All amino acids are pivotal for making gains in muscular size and strength; however there are three extremely vital essential amino acids that expedite muscle protein synthesis.

The name branched-chain amino acids is derived from the molecular structure of valine, isoleucine, and leucine. They feature branched chains of carbon extending from their primary carbon structure. A recent study presented at the 2009 Annual Meeting of International Society of Sports Nutrition found that trained lifters taking a BCAA supplement around workouts for eight weeks gained about twice as much muscle and strength as those taking a whey protein shake without additional BCAAs.

The unique property of BCAAs is they are shuttled directly to the muscles rather than through the liver first. The muscle can use the BCAAs directly for fuel or to build and repair itself. This means that during workouts they function as a fuel source and when the workout is complete they stimulate muscle growth and recovery. BCAAs sustain energy during a workout and maintain intensity from start to finish.

Research has shown that BCAAs, especially leucine, increases muscle growth by directly stimulating muscle protein synthesis. Leucine acts like a key that turns on the process that strings amino acids together to build muscle. Leucine also boosts insulin levels. Insulin is an anabolic hormone that further stimulates protein synthesis. BCAAs also boost natural growth hormones; the higher the growth hormone levels after workouts, the greater the increase in muscle size and strength. BCAAs also influence cortisol. Athletes taking BCAAs have lower levels of cortisol during exercise. This blunting of cortisol levels increases muscle growth because cortisol encourages muscle breakdown and interferes with the anabolic hormone testosterone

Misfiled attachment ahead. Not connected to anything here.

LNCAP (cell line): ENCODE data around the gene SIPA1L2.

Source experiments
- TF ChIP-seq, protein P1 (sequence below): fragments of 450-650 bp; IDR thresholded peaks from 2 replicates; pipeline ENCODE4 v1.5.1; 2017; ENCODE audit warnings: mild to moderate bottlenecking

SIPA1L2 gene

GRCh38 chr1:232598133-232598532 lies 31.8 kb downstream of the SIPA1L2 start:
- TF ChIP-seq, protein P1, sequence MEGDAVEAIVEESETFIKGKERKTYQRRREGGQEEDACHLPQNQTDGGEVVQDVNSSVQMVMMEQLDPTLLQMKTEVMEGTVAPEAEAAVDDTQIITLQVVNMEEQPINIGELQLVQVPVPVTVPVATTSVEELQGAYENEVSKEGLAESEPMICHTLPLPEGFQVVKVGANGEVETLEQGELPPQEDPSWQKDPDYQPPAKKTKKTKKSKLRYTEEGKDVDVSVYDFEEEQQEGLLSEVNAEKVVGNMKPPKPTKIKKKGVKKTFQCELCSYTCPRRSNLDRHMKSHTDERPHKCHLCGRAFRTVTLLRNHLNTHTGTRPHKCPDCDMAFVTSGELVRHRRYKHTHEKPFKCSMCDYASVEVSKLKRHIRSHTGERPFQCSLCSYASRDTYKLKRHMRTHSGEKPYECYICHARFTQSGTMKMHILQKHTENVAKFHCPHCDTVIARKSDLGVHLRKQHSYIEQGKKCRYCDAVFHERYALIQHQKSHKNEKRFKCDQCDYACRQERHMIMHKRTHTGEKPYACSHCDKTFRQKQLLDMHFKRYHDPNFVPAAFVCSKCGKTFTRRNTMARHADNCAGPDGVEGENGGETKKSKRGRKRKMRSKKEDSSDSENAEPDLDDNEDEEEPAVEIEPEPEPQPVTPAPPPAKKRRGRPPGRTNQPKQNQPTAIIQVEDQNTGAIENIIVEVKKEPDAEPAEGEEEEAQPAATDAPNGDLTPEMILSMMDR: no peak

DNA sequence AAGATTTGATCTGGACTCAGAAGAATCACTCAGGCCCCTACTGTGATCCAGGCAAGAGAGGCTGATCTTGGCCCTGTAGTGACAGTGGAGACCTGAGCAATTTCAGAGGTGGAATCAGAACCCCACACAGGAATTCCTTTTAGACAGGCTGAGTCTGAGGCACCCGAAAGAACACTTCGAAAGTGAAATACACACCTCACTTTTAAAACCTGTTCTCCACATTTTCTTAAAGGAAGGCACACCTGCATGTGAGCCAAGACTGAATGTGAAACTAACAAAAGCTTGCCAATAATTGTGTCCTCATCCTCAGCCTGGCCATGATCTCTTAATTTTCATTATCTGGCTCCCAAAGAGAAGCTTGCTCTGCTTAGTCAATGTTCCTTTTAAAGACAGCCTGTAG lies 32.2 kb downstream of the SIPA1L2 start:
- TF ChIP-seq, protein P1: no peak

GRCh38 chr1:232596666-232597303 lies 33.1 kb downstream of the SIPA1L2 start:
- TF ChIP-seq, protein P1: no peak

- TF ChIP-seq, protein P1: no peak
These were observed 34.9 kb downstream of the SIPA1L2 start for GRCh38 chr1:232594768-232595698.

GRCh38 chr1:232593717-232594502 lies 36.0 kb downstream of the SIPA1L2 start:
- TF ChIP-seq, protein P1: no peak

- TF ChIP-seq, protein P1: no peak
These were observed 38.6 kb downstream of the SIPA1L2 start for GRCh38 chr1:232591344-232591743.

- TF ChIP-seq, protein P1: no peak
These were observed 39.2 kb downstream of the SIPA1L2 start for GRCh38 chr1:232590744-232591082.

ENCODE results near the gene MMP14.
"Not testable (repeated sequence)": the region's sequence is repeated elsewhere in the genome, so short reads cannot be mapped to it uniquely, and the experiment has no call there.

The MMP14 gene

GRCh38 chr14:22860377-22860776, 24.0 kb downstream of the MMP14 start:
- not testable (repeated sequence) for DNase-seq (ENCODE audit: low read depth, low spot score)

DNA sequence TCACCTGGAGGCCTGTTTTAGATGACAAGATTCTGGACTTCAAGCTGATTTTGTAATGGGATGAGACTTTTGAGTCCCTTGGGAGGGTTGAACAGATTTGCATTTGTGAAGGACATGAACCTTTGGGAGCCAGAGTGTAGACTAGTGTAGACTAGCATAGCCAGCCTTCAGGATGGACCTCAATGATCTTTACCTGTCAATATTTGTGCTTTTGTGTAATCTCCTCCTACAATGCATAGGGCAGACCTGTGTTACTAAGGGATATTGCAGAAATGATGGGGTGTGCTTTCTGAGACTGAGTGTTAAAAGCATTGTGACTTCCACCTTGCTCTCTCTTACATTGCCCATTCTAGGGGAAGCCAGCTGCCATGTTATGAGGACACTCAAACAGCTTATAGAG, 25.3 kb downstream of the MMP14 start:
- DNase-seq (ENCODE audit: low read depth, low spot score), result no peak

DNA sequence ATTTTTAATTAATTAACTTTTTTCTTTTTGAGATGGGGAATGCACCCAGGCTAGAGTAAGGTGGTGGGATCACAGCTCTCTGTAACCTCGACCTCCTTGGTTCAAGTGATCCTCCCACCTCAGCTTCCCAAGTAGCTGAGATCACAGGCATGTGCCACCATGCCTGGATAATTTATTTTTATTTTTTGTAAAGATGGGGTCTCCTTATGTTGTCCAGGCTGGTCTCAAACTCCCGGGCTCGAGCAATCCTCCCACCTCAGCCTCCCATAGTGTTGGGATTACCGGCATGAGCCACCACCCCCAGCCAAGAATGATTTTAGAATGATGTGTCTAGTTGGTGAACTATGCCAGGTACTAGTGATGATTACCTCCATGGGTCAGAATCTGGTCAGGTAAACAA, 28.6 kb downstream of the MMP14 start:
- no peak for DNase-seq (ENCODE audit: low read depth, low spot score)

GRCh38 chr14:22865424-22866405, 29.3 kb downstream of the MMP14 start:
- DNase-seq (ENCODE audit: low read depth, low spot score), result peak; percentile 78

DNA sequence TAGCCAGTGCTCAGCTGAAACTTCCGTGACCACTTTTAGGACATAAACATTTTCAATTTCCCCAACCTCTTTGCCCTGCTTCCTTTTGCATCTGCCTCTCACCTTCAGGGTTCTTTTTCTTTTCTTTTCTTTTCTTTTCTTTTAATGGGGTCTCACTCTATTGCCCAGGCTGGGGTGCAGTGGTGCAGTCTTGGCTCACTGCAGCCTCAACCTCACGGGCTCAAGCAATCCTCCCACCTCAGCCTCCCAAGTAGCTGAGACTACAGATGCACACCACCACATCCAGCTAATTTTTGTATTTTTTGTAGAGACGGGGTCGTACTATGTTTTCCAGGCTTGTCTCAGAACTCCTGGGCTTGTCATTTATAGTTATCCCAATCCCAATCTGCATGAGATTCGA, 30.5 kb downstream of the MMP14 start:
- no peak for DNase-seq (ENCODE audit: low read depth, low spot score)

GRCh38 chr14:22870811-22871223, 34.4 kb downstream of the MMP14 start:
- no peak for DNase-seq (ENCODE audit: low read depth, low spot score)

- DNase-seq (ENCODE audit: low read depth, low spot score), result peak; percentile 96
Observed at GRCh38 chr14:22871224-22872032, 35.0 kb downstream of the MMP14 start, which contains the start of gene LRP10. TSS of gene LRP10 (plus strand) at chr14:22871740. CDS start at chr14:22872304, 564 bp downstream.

BCAAs also work via the brain to delay fatigue. During exercise, the neurotransmitter serotonin signals to the brain that the body is fatigued. The amino acid tryptophan is responsible for producing serotonin in the brain, while the BCAAs, notably valine, compete with tryptophan for entry into the brain. Taking BCAAs before workouts lowers the amount of tryptophan that gets into the brain and therefore delays fatigue.

For consumption, a single solid dose of BCAAs is around 5-10 grams. The most critical time to take them is around workouts, so mix them in your pre- and post-workout shakes. You can also consider taking a dose of BCAAs right after waking up to stop the muscle breakdown that takes place during sleep. An additional dose can be taken throughout the day to get an energy boost, reduce hunger, and aid muscle growth.

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